Reflection, ID #13673
Happy post-Thanksgiving to our US readers! Last month, we caught up with Alejandra Corral, a Spanish-born, US-raised artist working in Madrid. Read her brief interview below.
I create art because art is the means of expression with which I feel more comfortable. It is probably the only one that enables me to be fully see-through.
I feel most creative when my life is stable. Like Paul Klee, I need emotional stability to be able to create with full potential. But I also need action going on, projects, challenges and deadlines. So it is when all this elements come together that my creative Big Bang takes place.
Café, ID #12681
I listen to the radio while working, mainly news, talk shows and tertulias.
The thing I am most looking forward to is to be able to move people’s consciousness through my art.
My favorite quote is: every cloud has a silver lining.
I will not make art just for money.
Sweet, ID #13787
My proudest accomplishment is to have had the courage to take decisions I thought where correct, but that went against what I had been taught or against what was expected from me.
A perfect day is a bright and artistically productive day. Or a cold sunny winter day having had a wonderful long horse back ride in the mountains.
My biggest indulgence is a good glass of red wine after a long day of work at my studio.
My fondest childhood memory is the smell of pretzels in Manhattan streets and the sound of Coquis (autochthonous frogs from Puerto Rico) at dusk.
Time Container – Turtle, ID #13598
Lu was born in Dalian, China, and is currently a professor at Beijing’s Central Academy of Fine Arts. Working in sculpture, painting, photography, and installation, the artist analyzes the dichotomy of “real” and “fake,” and the manner in which such an assessment shapes the viewer’s appreciation of an object. Lu also examines the relationship between sensory perception of an object and cognitive understanding of its meaning.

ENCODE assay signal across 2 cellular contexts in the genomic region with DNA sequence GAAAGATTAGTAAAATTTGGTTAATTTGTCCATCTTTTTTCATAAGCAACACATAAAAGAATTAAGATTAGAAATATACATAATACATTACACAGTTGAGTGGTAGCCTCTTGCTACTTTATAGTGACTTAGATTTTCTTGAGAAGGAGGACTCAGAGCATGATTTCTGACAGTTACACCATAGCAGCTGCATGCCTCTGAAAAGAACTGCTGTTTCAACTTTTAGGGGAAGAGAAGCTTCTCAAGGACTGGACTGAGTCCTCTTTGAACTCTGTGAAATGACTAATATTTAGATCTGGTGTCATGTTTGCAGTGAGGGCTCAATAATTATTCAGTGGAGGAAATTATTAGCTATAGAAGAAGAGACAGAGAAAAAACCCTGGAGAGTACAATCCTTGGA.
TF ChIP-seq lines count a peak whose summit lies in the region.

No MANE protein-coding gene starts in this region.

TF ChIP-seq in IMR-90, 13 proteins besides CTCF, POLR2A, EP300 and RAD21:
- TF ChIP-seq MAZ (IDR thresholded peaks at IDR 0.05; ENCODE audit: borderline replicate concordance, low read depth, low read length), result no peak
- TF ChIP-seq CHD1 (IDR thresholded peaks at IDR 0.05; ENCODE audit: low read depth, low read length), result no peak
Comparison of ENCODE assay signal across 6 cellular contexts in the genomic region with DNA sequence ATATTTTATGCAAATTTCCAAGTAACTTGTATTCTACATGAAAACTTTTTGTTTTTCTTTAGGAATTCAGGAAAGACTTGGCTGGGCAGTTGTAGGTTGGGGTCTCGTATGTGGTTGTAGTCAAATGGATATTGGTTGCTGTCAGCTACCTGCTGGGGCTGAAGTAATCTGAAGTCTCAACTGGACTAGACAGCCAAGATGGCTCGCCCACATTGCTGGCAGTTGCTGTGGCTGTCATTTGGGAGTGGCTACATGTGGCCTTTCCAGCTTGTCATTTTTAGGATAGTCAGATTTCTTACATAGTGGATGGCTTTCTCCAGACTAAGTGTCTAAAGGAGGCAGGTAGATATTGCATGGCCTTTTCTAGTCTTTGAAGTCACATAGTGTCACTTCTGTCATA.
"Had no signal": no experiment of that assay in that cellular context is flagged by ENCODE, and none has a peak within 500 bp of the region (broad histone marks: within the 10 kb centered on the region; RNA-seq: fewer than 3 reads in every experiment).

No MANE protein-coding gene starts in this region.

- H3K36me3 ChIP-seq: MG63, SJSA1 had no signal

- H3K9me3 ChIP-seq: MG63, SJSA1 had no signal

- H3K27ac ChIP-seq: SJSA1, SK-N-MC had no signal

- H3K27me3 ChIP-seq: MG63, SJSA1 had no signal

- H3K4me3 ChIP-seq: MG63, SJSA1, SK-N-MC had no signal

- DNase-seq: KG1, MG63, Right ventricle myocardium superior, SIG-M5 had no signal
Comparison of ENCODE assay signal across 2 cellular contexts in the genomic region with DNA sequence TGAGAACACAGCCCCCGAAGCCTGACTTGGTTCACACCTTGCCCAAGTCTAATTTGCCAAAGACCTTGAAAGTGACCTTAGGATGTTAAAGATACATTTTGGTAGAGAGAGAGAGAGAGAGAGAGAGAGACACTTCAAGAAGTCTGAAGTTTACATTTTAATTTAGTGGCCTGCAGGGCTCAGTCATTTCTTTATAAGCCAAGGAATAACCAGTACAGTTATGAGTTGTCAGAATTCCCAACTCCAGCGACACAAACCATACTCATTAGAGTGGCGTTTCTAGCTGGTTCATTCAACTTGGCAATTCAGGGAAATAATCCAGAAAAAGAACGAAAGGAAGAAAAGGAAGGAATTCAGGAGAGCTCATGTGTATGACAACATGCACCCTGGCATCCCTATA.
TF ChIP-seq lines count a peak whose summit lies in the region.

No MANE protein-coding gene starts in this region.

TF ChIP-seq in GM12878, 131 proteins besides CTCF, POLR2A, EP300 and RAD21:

Time Container – Bone, ID #13597
Using playful techniques to create optical illusions within his pieces, Lu presents a clever twist on the concepts of real and fake, one that may require viewers to take a second look at the work before them. In one piece, the artist renders arrangements of fake flowers with meticulous detail. Through his visible effort to recreate exact copies of these bouquets, Lu turns an otherwise ordinary object into an extraordinary one, giving it increased value simply through his manner of representation.
Time Container – Fish, ID #13594
Despite his mischievous manipulation of viewer perception, the message of Lu’s work is optimistic; the artist demonstrates for the viewer new methods to understand and appreciate an object. Here, “fake” is not viewed in a pejorative light, as the skill and ingenuity required to render a “fake” object bestow it with a significance all its own.
Gone!, ID #12000
Mark Ulriksen is an artist and illustrator based in San Francisco. He has over 30 covers to his name from the New Yorker. We caught up with Mark and asked him a mini-Q & A about his work and love of sports.
I create art because I feel I was born to do this.
I feel most creative when I’ve have a cup of coffee in my system, a blank piece of paper on my drafting table and an idea or two in my head.
All All-Stars, ID #10969